Back in the early 1990s, when I was in the first throes of becoming a passionate jazzhead, a friend made me a mix tape called "Henry Grimes, Where Are You?" He knew of my obsession with the missing bassist, who appeared on many classic 1960s jazz recordings and worked with everybody from Benny Goodman and Gerry Mulligan to Cecil Taylor and Albert Ayler before vanishing in the late 1960s-presumably dead, according to a number of reports. Although I already had some of the music on that tape, I listened to it over and over, marveling at the thunderous free swing of the classically-trained Grimes. The mystery of his disappearance only deepened my interest in him. Was he possibly still alive, hiding out somewhere? And if so, did he ever play or listen to jazz and reflect on the amazing legacy he'd left behind?
The incredible tale of how Henry Grimes re-emerged in 2003 from a thirty-year solitude and once again became a force in the world of improvisatory music has been told many times now, and I still think it's the greatest comeback story in the history of jazz. In late 2005 I got to spend the day with Grimes when he came to Bloomington for an on-the-air performance; he graciously agreed to do an interview with me, excerpts from which are included in the Night Lights program Now Found: Henry Grimes. Grimes was a gentle, quietly strong, benevolent person to be around. When I asked him what he'd been up to during his lengthy time away from the jazz scene, he mentioned that, among other things, he'd written poetry.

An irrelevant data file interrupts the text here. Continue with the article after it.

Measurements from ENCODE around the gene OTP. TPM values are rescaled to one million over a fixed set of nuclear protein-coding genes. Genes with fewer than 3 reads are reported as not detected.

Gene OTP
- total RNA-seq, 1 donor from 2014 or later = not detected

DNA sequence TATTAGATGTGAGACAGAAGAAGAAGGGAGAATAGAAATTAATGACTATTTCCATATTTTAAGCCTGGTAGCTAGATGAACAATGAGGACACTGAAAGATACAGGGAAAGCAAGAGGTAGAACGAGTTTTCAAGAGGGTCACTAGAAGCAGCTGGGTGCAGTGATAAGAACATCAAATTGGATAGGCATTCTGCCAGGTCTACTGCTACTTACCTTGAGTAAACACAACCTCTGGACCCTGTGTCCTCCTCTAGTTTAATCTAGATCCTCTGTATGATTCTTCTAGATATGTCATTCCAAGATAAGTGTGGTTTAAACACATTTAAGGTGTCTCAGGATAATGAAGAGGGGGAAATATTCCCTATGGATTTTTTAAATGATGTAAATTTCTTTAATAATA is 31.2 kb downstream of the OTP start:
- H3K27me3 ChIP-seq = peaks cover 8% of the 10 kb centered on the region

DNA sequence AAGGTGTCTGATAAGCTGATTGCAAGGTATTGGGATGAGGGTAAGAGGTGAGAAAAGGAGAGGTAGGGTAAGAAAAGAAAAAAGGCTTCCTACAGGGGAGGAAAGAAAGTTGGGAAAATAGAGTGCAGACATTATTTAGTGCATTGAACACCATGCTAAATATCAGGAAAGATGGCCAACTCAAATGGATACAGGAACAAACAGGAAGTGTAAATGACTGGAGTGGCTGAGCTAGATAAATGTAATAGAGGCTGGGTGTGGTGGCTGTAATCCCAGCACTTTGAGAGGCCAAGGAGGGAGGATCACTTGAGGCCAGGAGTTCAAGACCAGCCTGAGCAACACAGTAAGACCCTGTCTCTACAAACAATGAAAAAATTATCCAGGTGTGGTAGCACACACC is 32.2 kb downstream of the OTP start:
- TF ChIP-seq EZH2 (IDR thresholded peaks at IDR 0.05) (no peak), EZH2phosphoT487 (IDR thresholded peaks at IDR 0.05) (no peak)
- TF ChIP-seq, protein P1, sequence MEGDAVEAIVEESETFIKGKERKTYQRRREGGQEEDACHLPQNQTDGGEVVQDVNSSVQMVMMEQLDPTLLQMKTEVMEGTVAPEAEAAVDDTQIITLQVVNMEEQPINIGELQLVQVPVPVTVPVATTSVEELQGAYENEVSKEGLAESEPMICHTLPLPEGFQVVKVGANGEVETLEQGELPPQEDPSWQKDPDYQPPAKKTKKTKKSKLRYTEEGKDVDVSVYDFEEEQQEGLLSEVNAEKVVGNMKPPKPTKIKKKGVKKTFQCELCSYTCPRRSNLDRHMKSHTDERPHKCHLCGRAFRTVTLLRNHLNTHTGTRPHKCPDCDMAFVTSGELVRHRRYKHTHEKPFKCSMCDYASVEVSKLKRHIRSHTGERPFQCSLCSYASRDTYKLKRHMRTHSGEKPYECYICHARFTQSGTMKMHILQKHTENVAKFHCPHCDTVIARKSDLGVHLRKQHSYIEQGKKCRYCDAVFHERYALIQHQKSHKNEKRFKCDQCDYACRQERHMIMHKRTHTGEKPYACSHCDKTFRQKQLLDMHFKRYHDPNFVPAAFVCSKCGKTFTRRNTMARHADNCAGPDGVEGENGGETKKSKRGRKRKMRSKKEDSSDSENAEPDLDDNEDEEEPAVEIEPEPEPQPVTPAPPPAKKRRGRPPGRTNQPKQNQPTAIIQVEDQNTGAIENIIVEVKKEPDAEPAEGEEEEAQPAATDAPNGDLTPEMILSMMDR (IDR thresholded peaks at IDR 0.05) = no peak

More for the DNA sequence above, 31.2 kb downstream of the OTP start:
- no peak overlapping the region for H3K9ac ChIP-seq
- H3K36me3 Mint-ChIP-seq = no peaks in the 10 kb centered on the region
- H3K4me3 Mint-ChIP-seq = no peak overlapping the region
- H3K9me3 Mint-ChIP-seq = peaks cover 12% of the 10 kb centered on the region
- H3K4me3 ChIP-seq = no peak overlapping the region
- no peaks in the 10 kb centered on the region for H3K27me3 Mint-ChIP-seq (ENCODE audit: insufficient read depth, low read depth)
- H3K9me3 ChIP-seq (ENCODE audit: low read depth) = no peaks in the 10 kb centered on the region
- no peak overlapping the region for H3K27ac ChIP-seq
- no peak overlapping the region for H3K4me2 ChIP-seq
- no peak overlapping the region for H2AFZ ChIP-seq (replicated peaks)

Now some of that poetry has been published in a book, called Signs Along the Road. By now there's a long tradition of poetry about jazz and jazz musicians (poets Yusef Komunyakaa and Sascha Feinstein have edited two anthologies of it), but we less frequently encounter poetry by jazz musicians. Grimes' writings should be particulary interesting to read, given his long-running penchant for different forms of creativity (in high school he authored a comic-strip popular among his classmates) and whatever reflections these poems will offer of the bassist's time in musical exile. I'm just still so glad that he came back from it. To see Grimes now and then, watch him in 1958 with Thelonious Monk and in 2004 with David Murray and Hamid Drake.